US Dollar

Reuters: The U.S. dollar treaded water against most major currencies on Thursday as U.S. stimulus talks remained the focus for markets with trading buffeted over recent days by the extent of progress made on the potential size of the aid package. The dollar index was nearly flat against a basket of currencies at 92.792, having marked its lowest level since Sept. 2 overnight. On Wednesday, the dollar weakened to a seven-week low after U.S. President Donald Trump and House Speaker Nancy Pelosi boosted hopes an agreement on stimulus was close, sparking demand for riskier assets. ”For a while, the pattern has been that when stimulus talks stalled, equities fell and the dollars were being bought due to risk-averse sentiment. But with optimistic headlines like these, the market is inclined to shift to risk-on mood and sell the dollars,” said Daisuke Karakama, chief market economist at Mizuho Bank. But prospects remain dim for the Republican-controlled Senate to approve any aid before the Nov. 3 election, as President Trump accused Democrats of being unwilling to craft an acceptable compromise on stimulus. Separately, Federal Reserve Governor Lael Brainard said the biggest risk to her outlook for economic recovery was that fiscal support from the federal government would be withdrawn too soon.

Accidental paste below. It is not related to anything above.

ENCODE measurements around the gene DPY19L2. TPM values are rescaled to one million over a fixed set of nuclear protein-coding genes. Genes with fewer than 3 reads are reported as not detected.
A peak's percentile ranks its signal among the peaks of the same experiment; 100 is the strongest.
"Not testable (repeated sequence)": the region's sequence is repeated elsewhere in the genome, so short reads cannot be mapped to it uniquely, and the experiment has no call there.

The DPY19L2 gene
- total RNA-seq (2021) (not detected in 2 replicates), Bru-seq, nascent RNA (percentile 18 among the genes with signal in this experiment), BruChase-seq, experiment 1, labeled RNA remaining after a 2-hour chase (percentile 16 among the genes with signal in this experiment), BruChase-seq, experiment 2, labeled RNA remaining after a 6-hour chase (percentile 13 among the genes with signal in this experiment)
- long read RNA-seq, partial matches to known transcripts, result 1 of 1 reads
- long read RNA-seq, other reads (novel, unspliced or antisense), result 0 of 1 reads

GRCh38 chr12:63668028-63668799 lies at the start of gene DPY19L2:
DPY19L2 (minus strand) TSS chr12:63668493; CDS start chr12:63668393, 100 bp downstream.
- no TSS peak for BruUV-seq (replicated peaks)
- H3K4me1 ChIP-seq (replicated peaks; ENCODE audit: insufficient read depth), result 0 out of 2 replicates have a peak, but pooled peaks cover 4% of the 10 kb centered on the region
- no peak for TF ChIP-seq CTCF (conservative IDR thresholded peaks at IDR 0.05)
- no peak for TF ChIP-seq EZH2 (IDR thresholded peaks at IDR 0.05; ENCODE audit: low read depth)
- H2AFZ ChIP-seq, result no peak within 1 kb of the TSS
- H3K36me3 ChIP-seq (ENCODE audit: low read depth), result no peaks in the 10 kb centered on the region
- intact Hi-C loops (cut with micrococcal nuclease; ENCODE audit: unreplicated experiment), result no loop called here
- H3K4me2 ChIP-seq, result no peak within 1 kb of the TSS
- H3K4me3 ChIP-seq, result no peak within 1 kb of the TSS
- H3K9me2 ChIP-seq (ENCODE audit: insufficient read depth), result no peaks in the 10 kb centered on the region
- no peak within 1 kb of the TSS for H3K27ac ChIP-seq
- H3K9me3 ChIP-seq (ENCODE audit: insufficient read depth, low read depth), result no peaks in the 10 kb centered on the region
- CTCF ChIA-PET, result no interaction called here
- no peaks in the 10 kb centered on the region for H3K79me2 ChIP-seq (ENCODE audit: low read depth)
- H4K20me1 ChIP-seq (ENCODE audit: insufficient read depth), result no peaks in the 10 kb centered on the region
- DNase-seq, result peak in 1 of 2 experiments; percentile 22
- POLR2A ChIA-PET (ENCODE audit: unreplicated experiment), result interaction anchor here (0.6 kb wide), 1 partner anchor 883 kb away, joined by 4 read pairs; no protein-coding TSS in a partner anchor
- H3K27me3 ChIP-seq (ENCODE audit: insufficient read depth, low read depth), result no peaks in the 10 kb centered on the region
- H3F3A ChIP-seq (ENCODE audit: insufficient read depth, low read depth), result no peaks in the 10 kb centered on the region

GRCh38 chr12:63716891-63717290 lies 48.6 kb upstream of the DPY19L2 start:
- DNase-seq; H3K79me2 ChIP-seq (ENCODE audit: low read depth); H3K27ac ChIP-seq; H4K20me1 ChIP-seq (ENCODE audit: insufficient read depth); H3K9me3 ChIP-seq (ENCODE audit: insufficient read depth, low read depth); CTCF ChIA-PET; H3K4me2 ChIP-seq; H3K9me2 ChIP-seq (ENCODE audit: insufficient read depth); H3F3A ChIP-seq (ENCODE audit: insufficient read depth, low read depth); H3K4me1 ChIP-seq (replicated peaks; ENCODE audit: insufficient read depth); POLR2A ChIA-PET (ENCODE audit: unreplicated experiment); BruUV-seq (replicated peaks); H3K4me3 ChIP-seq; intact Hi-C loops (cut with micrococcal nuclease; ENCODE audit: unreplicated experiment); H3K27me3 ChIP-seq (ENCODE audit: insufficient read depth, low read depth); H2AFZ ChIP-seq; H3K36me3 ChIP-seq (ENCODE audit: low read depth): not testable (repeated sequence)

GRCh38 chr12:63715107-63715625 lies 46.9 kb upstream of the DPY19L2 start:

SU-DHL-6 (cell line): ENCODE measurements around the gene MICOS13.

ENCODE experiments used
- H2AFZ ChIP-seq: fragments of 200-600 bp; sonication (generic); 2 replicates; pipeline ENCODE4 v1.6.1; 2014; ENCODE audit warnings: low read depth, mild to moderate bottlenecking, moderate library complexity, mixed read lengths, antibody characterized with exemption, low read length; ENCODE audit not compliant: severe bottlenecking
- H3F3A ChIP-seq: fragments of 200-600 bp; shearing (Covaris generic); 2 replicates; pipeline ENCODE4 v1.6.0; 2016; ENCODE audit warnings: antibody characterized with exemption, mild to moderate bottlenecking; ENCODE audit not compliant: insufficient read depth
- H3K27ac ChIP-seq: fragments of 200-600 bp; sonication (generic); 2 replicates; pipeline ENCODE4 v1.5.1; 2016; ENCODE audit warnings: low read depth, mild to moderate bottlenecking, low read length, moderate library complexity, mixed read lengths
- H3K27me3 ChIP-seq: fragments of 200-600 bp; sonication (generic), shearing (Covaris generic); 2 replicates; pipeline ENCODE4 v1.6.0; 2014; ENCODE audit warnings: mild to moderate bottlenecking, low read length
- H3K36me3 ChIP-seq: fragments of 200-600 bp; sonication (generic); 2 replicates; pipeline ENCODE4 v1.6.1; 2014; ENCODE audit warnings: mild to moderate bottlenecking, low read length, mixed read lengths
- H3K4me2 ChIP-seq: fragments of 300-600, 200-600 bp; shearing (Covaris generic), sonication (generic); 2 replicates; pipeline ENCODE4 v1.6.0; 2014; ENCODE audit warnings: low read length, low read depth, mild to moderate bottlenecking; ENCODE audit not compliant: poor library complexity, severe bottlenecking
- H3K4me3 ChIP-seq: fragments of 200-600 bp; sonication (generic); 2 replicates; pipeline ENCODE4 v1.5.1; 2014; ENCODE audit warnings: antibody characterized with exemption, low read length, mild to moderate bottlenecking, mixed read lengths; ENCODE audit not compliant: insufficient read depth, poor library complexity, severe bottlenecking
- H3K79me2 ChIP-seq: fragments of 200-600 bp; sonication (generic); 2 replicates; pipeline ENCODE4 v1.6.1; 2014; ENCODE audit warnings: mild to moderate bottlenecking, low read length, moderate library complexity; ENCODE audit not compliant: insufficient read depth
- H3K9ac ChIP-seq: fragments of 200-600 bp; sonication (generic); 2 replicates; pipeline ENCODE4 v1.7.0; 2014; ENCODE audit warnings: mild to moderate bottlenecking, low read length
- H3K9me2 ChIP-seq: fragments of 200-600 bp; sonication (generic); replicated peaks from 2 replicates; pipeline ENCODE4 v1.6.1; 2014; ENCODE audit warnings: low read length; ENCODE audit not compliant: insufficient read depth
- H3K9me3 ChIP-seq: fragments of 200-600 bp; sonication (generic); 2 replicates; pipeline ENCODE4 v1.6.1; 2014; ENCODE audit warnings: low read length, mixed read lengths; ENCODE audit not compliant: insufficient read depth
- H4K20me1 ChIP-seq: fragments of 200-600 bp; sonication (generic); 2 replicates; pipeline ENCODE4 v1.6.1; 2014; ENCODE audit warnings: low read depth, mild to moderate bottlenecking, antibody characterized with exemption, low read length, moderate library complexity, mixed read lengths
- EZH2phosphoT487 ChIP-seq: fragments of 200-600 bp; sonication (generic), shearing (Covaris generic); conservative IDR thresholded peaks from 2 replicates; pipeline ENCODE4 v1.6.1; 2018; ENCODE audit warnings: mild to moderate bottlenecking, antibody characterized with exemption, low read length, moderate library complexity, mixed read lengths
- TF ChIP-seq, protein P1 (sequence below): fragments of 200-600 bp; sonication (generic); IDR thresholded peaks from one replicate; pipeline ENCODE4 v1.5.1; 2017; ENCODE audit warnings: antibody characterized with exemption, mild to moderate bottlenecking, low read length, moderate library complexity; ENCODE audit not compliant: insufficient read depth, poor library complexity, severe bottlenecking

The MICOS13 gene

Analysts said the dollar was also pressured by a surge in currencies such as the sterling, which jumped to a six-week high overnight after Britain’s chief Brexit negotiator said talks with the European Union will resume on Thursday afternoon. In Asian trade, the pound’s uptick paused, down 0.15% at $1.3127. “We continue to believe it is in both EU and UK’s interests to strike a deal. Disruption to trade can affect Europe...and the resurgence of COVID-19 in Europe including within the UK could increase the need for a deal to avert further economic impact on both sides,” analysts at Maybank in Singapore wrote in a note. “Nonetheless, given the pace of the GBP rally recently, we are more cautious on whether further up-moves in the interim can gain traction without new positive developments,” they said. The euro edged 0.16% lower against the dollar to $1.8420, a fraction below a one-month high of $1.8805 hit on Wednesday. Traders are also awaiting the final debate between President Trump and Democratic rival Joe Biden later in the day, with the key feature this time around being a mute button to allow each candidate to speak uninterrupted. The Japanese yen drifted away from its four-week high of 104.345 marked overnight, last sitting at 104.74 against the greenback. “Dollar/yen trades are especially on wait-and-see ahead of the presidential debate,” said Sumino Kamei, senior analyst at MUFG Bank. The Australian dollar eased as E-mini futures for the S&P 500 lost more than 0.7% and as the currency remained vulnerable to further policy easing from the Reserve Bank of Australia. The Aussie was last fetching A$0.7090, while the kiwi pulled back slightly to 0.6645 but still held above the near two-week low it touched on Tuesday. Elsewhere, the Chinese yuan retreated, last changing hands at 6.6669 at midday, after hitting its strongest level since July 2018.